Alexander Vadala: Achieving SDG2: Political Aspects of Pastoral Vulnerability Among the Afar in Ethiopia
In Food Ethics, 2019. Edited by Dan Banik
Sustainable Development Goal (SDG) 2 relates to ending hunger, achieving food security and improving nutrition, and promoting sustainable agriculture. The SDGs mention only a few political indicators and SDG2 in particular is largely devoid of political considerations to end hunger and achieve food security. Nobel Laureate Amartya Sen famously observed the absence of famine in democracies, suggesting that a democratic system provides checks and balances that prevent famine. His observation has elicited further debate and triggered empirical studies in recent years.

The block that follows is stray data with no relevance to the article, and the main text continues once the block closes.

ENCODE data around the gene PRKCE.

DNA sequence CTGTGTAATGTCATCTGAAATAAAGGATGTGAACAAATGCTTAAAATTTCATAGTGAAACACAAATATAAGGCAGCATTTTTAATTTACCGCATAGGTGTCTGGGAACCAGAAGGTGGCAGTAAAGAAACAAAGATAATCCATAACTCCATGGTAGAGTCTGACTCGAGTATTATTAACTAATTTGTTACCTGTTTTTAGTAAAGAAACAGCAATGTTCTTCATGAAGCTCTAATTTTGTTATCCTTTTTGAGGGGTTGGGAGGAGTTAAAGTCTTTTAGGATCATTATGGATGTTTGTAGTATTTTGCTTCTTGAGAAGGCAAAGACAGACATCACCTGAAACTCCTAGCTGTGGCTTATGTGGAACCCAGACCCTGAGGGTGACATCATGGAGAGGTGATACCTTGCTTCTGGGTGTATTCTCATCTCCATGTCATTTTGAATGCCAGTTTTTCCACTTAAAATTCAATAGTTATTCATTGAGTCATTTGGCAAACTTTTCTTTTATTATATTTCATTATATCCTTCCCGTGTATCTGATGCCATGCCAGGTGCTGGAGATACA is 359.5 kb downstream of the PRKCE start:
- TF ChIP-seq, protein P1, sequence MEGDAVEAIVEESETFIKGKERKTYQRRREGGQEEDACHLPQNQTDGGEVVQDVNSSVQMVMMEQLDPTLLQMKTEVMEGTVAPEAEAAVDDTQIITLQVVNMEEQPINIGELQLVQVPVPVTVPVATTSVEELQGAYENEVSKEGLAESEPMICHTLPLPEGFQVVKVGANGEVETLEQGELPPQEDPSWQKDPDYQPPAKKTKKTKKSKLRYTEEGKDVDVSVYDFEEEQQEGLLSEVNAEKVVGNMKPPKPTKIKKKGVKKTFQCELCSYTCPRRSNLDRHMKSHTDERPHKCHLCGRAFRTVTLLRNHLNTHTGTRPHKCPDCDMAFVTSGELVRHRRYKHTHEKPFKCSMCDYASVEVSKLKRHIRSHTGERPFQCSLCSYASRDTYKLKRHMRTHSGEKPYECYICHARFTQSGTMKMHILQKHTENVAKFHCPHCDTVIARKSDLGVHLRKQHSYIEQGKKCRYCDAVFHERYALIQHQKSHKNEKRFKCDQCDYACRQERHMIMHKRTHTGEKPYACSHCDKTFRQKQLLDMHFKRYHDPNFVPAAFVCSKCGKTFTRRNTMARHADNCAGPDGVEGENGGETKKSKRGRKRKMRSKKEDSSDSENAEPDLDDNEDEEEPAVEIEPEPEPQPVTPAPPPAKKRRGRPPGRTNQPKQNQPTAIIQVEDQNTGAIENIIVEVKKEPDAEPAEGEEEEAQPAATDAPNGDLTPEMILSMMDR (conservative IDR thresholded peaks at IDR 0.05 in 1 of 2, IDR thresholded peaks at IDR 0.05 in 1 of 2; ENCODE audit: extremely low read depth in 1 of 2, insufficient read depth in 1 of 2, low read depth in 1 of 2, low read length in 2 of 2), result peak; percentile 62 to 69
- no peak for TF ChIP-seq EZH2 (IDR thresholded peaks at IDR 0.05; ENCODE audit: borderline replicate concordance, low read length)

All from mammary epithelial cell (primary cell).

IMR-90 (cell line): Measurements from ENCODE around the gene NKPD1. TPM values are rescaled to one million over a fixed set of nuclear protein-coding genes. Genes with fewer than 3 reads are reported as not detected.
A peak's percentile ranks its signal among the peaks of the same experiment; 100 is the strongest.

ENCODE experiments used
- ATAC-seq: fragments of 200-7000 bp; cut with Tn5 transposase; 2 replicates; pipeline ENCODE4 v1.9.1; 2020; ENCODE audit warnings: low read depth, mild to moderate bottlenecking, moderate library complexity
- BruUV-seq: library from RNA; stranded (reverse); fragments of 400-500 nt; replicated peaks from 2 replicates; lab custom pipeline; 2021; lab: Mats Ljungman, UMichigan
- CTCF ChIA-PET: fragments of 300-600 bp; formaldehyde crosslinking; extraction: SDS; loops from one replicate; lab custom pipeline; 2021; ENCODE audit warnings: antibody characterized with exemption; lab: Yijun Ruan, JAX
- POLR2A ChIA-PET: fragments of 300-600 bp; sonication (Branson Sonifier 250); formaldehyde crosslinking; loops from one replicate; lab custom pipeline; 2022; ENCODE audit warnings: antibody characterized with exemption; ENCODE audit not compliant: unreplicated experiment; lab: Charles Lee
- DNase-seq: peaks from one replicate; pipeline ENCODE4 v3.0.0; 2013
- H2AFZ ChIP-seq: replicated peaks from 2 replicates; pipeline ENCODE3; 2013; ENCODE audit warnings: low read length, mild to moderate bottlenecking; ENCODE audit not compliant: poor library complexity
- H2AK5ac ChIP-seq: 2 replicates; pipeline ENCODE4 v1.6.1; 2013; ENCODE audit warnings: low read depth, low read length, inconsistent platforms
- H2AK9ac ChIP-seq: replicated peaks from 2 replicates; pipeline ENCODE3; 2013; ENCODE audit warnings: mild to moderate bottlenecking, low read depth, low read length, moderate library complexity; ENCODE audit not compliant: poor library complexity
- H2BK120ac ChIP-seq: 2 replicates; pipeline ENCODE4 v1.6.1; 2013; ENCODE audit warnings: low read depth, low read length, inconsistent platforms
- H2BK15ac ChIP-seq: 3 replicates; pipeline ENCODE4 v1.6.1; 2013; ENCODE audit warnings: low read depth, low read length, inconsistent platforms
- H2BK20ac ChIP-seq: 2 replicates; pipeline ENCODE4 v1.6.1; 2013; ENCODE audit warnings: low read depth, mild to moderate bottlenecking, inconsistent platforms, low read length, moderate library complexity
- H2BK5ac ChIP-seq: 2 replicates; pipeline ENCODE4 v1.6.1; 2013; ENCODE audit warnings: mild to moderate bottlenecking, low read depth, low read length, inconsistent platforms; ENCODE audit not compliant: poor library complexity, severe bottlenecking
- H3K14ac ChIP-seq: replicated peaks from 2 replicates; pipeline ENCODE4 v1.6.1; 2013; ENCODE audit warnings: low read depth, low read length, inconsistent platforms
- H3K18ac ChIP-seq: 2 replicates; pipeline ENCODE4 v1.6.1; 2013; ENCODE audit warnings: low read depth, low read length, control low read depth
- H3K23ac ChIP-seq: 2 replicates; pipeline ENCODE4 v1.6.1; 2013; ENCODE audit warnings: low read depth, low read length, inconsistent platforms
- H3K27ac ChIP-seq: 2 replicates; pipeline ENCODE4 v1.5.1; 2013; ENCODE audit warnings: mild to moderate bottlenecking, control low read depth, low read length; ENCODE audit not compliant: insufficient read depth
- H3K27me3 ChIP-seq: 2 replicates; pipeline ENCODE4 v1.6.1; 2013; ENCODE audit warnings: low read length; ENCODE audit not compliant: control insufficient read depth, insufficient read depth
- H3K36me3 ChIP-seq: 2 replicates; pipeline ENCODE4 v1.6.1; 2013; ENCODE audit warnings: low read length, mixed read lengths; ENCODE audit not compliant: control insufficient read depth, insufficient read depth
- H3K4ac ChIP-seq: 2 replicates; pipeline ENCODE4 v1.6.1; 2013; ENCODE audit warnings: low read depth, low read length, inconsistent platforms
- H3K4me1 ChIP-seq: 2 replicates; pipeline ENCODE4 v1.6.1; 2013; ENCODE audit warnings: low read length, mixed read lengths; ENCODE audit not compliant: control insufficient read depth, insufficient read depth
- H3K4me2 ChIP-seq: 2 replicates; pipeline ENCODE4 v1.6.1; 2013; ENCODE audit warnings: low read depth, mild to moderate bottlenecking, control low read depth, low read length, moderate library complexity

Going beyond Sen’s hypothesis, this essay examines other political factors that would explain vulnerability to famine and that need to be addressed more explicitly in SDG 2 and similar initiatives. By taking the case of pastoralists in the Afar region of Ethiopia, this research explores selected political determinants of vulnerability to famine. The Eritrea-Ethiopia war and the ensuing border closure have had a detrimental effect on the livelihood of pastoralists in Afar – many pastoralists were deprived of a market and a reliable source of income. In addition, Afar pastoralists were sidelined from the informal salt sector on which they used to rely. The state facilitated this expropriation, leaving pastoralists even more vulnerable to famine. I argue that political considerations are crucial in successfully ending hunger and achieving food security. The essay uses a qualitative case study design and is based on a PhD dissertation.